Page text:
Hey, does anyone have a good interview/article/video clip where a talented PRO is discussing the level of commitment, effort, energy and focus it takes, year after year, to do what they do? Yeah, this is touched upon in a lot of pieces, but I’d love to read/see something where a rider addresses just how much will power it takes to get to that level and stay there.

    Forget the video. Get a book, dude. Merckx, Half Man, Half Machine is a good place to start.

    Hamilton’s book on the Secret Race is another. Pharmy’s book Its Not About the Bike is another. Dopers, for sure, but the sacrifice and the work comes through nicely in both those books nevertheless.

    Half Man, Half Machine is a great place to start. Took me no time to finish, but it puts being so dominate into prespective. And you get why The Prophet‘s cycling career was relatively short.

    Yeah, you can only live life with the throttle wide-open for so long before you burn out the engine!

  45. @ChrisO

    @Nate

    It would be number 33… or if you’re Sean Kelly, tirty tree.

    Nice one.

    And some of the stuff is just too wordy – Herbie Sykes needs a good sub-editor.

    A famous Dutch writer once said that writing is striking; so true – you write and then you start chopping out all the extra shit you don’t need – which can be a painful thing to do when you’re cutting bits of phrasing that you fell in love with but which don’t offer any value to the piece…

  46. Fast Freddy Maertens- this doesn’t really belong here but it’s worth looking at. This site is great but his link to a Belgian beer is beauty. Not Malteni but good. Check out Freddy and the B+B video. Beautiful work here.

    http://www.flandriacafe.com/2012/09/waar-is-freddy.html

  47. @ChrisO

    It would be number 33… or if you’re Sean Kelly, tirty tree.

    Well played.  I think of King Kelly whenever I think of a number in the 30s.

  48. @Gianni

    Fast Freddy Maertens- this doesn’t really belong here but it’s worth looking at. This site is great but his link to a Belgian beer is beauty. Not Malteni but good. Check out Freddy and the B+B video. Beautiful work here. http://www.flandriacafe.com/2012/09/waar-is-freddy.html

    I’m not sure the youngsters really appreciated the fact that they were being attended to by one of the disciples. Kinda sad to see Freddy reduced to this, but I guess he wasn’t too smart with his “investments” after he retired . . .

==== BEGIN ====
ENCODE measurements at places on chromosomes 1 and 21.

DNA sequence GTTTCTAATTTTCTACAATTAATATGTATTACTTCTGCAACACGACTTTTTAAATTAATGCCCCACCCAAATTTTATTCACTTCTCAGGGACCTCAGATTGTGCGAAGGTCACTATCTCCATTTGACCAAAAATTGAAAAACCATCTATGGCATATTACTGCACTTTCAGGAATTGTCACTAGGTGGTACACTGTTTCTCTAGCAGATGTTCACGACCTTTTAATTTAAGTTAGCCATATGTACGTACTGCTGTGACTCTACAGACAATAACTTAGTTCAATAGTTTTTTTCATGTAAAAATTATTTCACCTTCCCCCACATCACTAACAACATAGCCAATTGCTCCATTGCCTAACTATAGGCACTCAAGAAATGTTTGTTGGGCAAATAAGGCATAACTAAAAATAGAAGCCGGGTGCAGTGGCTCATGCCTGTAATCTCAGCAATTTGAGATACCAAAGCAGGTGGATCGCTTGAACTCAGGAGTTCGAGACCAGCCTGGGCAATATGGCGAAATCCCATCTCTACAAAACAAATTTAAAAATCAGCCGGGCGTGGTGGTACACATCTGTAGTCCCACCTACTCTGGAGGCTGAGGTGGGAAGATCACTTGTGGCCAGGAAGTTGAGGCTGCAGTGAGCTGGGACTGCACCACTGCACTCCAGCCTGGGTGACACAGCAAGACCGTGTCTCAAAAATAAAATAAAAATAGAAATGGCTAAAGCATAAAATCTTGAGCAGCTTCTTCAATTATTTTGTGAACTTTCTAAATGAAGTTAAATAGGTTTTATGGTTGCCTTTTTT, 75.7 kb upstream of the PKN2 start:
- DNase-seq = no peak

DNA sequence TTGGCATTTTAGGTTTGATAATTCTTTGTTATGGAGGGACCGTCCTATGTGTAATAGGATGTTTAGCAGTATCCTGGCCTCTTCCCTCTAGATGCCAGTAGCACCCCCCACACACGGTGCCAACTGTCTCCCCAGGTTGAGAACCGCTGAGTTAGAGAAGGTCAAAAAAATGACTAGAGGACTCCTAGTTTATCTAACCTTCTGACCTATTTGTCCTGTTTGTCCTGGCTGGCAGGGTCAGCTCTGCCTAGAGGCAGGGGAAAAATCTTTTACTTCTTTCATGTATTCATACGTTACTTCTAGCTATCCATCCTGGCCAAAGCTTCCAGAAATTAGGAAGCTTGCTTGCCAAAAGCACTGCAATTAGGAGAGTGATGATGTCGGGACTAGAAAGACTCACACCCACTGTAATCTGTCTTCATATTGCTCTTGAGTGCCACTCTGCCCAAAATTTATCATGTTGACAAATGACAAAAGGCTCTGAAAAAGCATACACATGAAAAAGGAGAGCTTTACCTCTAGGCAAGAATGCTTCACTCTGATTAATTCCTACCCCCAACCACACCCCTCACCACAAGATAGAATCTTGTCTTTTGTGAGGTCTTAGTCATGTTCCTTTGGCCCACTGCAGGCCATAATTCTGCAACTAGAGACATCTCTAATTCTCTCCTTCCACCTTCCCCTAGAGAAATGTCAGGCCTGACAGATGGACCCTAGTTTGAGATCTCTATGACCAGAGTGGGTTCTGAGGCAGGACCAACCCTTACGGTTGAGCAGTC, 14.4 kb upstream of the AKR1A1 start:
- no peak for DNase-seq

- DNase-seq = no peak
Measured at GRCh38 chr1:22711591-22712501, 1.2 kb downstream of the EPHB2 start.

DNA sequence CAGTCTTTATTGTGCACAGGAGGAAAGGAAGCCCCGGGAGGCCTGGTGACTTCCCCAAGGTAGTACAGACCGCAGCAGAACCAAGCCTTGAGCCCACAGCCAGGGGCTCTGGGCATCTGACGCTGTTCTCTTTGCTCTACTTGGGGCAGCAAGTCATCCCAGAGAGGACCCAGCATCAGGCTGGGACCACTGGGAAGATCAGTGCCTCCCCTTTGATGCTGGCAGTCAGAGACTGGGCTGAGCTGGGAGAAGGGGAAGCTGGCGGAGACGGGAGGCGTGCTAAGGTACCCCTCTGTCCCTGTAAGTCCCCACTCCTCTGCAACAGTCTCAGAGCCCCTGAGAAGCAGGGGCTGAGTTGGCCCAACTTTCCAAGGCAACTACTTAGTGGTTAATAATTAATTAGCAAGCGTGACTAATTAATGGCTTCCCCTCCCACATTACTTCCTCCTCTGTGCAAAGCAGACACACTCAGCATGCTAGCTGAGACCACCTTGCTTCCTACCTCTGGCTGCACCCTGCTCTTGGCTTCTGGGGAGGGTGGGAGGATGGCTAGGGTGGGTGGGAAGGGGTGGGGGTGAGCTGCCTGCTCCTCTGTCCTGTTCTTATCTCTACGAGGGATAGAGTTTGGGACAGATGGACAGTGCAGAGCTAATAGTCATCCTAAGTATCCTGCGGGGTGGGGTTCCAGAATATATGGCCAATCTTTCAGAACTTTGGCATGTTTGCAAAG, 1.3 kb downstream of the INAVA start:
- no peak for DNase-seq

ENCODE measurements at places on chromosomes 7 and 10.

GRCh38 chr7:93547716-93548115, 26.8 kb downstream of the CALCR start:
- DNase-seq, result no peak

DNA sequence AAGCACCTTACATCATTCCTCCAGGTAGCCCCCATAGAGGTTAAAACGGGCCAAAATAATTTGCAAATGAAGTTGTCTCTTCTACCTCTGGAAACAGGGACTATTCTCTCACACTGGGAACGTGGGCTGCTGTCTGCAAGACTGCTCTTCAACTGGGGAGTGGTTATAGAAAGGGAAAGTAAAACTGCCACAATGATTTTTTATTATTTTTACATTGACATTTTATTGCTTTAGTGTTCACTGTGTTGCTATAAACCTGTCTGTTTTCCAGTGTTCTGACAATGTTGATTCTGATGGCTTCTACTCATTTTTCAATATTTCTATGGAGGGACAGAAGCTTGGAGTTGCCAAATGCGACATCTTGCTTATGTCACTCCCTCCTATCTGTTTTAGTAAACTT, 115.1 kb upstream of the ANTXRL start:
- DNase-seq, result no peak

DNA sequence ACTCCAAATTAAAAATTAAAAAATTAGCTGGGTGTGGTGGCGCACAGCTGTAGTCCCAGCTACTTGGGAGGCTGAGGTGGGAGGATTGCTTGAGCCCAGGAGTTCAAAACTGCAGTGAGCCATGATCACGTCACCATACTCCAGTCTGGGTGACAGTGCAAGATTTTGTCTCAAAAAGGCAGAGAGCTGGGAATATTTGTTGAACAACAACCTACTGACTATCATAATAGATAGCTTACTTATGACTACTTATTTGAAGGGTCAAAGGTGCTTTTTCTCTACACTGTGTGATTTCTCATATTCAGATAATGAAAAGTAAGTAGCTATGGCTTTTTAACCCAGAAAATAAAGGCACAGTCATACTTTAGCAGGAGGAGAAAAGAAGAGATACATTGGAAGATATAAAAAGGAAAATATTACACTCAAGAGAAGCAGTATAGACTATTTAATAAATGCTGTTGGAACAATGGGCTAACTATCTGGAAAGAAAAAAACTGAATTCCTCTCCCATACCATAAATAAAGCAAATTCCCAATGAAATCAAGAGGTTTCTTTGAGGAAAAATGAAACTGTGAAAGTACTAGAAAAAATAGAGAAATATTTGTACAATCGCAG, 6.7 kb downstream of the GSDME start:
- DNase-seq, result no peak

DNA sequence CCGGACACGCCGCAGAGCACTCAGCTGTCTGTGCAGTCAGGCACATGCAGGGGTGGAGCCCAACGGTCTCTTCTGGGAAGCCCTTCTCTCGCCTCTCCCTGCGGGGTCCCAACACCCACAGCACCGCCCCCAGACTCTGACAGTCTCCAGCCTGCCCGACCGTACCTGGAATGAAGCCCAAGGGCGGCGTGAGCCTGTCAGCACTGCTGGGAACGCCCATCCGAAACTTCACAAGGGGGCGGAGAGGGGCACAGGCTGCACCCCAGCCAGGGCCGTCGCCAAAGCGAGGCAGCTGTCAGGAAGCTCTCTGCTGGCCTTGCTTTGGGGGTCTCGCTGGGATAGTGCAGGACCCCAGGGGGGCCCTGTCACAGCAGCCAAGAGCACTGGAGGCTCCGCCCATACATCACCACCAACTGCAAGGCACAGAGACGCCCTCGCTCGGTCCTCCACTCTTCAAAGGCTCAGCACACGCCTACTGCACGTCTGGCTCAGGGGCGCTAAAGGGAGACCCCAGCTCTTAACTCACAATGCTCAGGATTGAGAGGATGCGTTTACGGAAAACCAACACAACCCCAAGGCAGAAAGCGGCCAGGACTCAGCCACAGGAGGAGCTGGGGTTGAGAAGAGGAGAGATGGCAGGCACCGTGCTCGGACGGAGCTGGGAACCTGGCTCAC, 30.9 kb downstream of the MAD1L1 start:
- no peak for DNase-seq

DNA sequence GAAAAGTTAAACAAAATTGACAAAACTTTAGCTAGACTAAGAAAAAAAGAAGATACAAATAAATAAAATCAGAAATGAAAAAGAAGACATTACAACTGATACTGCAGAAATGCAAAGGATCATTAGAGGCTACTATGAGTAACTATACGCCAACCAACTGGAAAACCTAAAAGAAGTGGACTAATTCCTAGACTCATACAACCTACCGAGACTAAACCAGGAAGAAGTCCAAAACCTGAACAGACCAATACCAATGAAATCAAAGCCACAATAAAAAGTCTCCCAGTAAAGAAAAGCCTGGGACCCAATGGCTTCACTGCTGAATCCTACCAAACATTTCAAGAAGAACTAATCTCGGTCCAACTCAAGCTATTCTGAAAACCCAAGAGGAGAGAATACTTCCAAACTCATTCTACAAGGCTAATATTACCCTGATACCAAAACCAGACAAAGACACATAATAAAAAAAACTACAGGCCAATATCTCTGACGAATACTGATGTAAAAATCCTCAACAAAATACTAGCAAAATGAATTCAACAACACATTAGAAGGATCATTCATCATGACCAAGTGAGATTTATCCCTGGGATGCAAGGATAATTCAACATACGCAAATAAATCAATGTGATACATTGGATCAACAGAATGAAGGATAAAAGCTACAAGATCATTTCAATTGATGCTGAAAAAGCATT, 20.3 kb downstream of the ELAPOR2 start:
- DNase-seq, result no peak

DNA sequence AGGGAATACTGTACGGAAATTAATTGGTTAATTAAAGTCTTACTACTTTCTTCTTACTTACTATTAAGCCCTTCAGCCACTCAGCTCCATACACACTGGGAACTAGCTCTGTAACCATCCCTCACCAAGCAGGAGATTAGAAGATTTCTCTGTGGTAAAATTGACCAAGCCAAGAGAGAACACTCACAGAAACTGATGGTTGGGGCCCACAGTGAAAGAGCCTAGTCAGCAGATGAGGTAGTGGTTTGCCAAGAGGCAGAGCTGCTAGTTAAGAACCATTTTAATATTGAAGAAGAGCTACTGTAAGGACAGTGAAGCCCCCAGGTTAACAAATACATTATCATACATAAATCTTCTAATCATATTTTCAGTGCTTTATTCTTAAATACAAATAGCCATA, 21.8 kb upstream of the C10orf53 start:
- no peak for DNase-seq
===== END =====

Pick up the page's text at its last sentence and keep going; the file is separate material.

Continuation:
49. @wiscot Bless Freddy, he was a champagne drinking playboy. No thought for his 401k. Still, I love him sitting in the cement mixer/ B+B, 2 feet behind that couple, blowing the horn. It amuses us simple folk.

  50. @frank

    @ErikdR

    (Note to self: buy new copy of ‘De Renner’)

    The translation into English is a masterpiece; it truly is exceptionally well done – the best example of Dutch/English translation I’ve ever seen. That said, I’d love to read it in Dutch and get a look at his prose in its natural state – must be incredible!

    Very slow to react to this, I’m aware – sorry (way too busy at work) – but thanks! I have this friend who I do a lot of work for (a Brit, married to a Danish VMH, who lives in Portugal – go figure…) – who is seriously considering getting back into road cycling – and I’ve been badgering him (see what I did there?) to get a copy of the EN version of “de Renner”. The guy in question works in the translating business –  like myself – and he’s a bit of a ‘purist’, so he’s usually leary of translated litterature. I’ll now inform him that I have it from a very reliable source that the English translation is spot on. Cheers. (I cannot believe that I can’t find my Dutch copy, though – I actually should have TWO floating about the house somewhere. Tell you what: if both should re-appear at some point, I’ll send you one of them…)